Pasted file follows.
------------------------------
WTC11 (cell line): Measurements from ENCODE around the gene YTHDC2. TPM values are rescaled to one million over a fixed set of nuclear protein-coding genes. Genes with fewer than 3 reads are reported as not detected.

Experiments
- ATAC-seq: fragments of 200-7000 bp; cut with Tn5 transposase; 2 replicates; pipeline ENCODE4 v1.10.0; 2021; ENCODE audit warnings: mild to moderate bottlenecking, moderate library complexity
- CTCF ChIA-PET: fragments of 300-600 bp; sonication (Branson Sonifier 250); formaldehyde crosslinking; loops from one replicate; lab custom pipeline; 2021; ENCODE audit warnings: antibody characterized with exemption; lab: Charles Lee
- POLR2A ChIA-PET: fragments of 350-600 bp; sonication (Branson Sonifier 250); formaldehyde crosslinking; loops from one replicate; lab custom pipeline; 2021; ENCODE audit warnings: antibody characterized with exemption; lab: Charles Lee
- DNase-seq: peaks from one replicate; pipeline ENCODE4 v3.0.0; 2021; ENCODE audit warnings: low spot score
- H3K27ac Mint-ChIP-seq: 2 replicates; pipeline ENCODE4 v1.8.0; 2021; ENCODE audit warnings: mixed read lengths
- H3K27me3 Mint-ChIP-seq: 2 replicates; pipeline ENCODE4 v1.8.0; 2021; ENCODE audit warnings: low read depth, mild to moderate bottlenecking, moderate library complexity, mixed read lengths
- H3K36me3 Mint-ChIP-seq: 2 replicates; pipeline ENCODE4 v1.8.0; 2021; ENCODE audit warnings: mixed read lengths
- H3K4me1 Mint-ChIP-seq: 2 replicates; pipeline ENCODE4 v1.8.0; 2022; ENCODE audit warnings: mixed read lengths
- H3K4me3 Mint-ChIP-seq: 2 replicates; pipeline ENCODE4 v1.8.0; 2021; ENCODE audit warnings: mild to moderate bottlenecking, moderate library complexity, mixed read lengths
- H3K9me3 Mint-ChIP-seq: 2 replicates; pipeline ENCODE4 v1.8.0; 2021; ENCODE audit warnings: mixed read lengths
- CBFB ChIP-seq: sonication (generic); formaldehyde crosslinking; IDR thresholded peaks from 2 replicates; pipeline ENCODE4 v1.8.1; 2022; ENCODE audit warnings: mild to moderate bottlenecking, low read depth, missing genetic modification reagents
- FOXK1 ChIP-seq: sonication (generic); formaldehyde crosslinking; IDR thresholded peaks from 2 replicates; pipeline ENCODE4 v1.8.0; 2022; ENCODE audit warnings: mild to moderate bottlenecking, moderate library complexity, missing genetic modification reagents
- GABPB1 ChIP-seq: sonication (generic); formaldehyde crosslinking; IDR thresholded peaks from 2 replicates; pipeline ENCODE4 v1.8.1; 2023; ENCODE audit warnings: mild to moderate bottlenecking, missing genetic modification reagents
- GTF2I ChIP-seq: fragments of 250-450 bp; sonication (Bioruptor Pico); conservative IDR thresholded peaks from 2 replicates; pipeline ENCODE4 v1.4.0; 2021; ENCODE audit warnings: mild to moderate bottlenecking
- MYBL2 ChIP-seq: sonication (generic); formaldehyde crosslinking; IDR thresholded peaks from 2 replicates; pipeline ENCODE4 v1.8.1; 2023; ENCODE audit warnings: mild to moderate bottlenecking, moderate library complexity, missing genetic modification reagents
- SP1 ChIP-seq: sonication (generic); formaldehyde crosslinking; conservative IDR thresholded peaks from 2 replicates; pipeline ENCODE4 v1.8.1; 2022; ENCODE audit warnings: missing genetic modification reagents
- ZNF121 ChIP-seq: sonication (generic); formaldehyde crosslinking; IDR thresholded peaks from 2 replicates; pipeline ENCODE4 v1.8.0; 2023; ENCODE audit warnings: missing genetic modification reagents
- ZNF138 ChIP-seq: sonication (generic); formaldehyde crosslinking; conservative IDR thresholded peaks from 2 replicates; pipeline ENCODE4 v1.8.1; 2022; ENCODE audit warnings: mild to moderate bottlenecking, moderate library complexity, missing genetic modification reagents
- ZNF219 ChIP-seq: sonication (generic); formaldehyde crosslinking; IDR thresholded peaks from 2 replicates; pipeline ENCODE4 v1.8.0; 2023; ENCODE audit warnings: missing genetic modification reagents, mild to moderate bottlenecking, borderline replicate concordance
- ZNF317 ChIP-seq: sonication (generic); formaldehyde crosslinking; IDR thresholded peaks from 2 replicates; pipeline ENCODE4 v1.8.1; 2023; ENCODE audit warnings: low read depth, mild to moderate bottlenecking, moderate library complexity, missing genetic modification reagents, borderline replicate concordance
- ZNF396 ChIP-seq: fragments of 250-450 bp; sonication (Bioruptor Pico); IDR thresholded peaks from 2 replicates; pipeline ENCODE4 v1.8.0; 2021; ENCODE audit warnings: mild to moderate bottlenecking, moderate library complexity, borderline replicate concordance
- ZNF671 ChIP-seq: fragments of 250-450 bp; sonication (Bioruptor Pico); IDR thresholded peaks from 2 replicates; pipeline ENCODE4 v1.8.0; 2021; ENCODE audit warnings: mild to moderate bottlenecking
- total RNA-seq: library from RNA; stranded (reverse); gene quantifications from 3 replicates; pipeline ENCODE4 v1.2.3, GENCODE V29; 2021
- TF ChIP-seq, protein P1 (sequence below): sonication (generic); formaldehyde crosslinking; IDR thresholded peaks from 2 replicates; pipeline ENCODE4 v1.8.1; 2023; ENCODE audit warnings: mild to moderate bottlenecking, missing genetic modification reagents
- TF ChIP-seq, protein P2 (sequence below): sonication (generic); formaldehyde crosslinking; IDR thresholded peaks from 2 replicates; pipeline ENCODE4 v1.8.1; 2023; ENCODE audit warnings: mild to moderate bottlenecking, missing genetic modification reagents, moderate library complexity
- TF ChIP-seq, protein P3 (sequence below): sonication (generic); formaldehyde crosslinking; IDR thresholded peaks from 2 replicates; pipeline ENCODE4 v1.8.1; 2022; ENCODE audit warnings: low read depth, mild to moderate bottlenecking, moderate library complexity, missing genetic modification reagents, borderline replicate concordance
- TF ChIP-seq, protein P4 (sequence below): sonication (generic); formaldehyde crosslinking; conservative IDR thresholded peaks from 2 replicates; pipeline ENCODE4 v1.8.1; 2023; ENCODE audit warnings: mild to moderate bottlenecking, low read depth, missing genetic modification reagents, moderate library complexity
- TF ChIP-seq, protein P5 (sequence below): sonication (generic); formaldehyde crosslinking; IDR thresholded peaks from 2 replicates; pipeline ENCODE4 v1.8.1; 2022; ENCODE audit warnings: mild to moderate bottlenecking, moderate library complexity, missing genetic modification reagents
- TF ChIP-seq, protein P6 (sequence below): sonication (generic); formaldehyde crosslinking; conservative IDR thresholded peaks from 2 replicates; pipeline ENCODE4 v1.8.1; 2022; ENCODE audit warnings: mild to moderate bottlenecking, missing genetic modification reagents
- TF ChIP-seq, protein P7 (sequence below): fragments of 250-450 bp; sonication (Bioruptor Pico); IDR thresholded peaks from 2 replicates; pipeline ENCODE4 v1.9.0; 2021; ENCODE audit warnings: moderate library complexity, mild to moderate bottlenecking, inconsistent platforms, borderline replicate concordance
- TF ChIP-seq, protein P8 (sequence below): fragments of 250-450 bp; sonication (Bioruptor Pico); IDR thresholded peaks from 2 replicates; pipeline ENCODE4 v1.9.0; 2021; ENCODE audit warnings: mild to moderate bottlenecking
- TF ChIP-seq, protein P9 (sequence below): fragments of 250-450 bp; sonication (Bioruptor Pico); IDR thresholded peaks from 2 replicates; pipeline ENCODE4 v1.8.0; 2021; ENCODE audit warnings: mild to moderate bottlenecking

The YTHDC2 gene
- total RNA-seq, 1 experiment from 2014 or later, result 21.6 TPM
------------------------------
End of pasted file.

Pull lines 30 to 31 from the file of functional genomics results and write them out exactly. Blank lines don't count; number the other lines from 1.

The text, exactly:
- TF ChIP-seq, protein P5 (sequence below): sonication (generic); formaldehyde crosslinking; IDR thresholded peaks from 2 replicates; pipeline ENCODE4 v1.8.1; 2022; ENCODE audit warnings: mild to moderate bottlenecking, moderate library complexity, missing genetic modification reagents
- TF ChIP-seq, protein P6 (sequence below): sonication (generic); formaldehyde crosslinking; conservative IDR thresholded peaks from 2 replicates; pipeline ENCODE4 v1.8.1; 2022; ENCODE audit warnings: mild to moderate bottlenecking, missing genetic modification reagents